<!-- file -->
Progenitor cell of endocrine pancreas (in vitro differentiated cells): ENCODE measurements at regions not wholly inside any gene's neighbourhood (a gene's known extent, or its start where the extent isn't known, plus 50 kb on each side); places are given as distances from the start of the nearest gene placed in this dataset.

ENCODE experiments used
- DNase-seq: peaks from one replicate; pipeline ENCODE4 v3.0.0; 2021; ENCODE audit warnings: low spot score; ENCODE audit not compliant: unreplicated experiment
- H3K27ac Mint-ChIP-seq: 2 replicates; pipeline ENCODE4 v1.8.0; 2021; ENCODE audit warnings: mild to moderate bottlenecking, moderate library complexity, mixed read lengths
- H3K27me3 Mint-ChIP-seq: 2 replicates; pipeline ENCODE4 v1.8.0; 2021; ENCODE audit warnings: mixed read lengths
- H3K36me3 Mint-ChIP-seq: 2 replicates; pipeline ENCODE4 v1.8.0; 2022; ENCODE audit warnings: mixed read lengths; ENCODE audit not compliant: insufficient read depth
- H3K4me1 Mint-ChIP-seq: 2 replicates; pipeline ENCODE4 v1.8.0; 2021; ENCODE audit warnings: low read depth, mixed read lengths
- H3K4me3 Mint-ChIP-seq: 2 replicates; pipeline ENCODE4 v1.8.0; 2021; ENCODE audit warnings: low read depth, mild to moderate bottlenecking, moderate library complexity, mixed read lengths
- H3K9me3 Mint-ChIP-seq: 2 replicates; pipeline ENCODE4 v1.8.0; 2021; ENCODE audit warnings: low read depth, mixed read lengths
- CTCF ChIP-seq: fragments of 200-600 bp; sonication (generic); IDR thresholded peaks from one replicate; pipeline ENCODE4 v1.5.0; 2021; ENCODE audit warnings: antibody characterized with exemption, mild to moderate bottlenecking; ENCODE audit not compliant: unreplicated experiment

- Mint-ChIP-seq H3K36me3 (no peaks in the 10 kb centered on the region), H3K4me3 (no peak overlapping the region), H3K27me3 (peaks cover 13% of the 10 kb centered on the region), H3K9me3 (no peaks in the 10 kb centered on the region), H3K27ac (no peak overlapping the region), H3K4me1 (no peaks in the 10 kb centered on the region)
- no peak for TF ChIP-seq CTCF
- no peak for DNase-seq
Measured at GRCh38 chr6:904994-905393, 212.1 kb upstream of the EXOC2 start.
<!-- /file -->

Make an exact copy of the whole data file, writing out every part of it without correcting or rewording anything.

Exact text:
Progenitor cell of endocrine pancreas (in vitro differentiated cells): ENCODE measurements at regions not wholly inside any gene's neighbourhood (a gene's known extent, or its start where the extent isn't known, plus 50 kb on each side); places are given as distances from the start of the nearest gene placed in this dataset.

ENCODE experiments used
- DNase-seq: peaks from one replicate; pipeline ENCODE4 v3.0.0; 2021; ENCODE audit warnings: low spot score; ENCODE audit not compliant: unreplicated experiment
- H3K27ac Mint-ChIP-seq: 2 replicates; pipeline ENCODE4 v1.8.0; 2021; ENCODE audit warnings: mild to moderate bottlenecking, moderate library complexity, mixed read lengths
- H3K27me3 Mint-ChIP-seq: 2 replicates; pipeline ENCODE4 v1.8.0; 2021; ENCODE audit warnings: mixed read lengths
- H3K36me3 Mint-ChIP-seq: 2 replicates; pipeline ENCODE4 v1.8.0; 2022; ENCODE audit warnings: mixed read lengths; ENCODE audit not compliant: insufficient read depth
- H3K4me1 Mint-ChIP-seq: 2 replicates; pipeline ENCODE4 v1.8.0; 2021; ENCODE audit warnings: low read depth, mixed read lengths
- H3K4me3 Mint-ChIP-seq: 2 replicates; pipeline ENCODE4 v1.8.0; 2021; ENCODE audit warnings: low read depth, mild to moderate bottlenecking, moderate library complexity, mixed read lengths
- H3K9me3 Mint-ChIP-seq: 2 replicates; pipeline ENCODE4 v1.8.0; 2021; ENCODE audit warnings: low read depth, mixed read lengths
- CTCF ChIP-seq: fragments of 200-600 bp; sonication (generic); IDR thresholded peaks from one replicate; pipeline ENCODE4 v1.5.0; 2021; ENCODE audit warnings: antibody characterized with exemption, mild to moderate bottlenecking; ENCODE audit not compliant: unreplicated experiment

- Mint-ChIP-seq H3K36me3 (no peaks in the 10 kb centered on the region), H3K4me3 (no peak overlapping the region), H3K27me3 (peaks cover 13% of the 10 kb centered on the region), H3K9me3 (no peaks in the 10 kb centered on the region), H3K27ac (no peak overlapping the region), H3K4me1 (no peaks in the 10 kb centered on the region)
- no peak for TF ChIP-seq CTCF
- no peak for DNase-seq
Measured at GRCh38 chr6:904994-905393, 212.1 kb upstream of the EXOC2 start.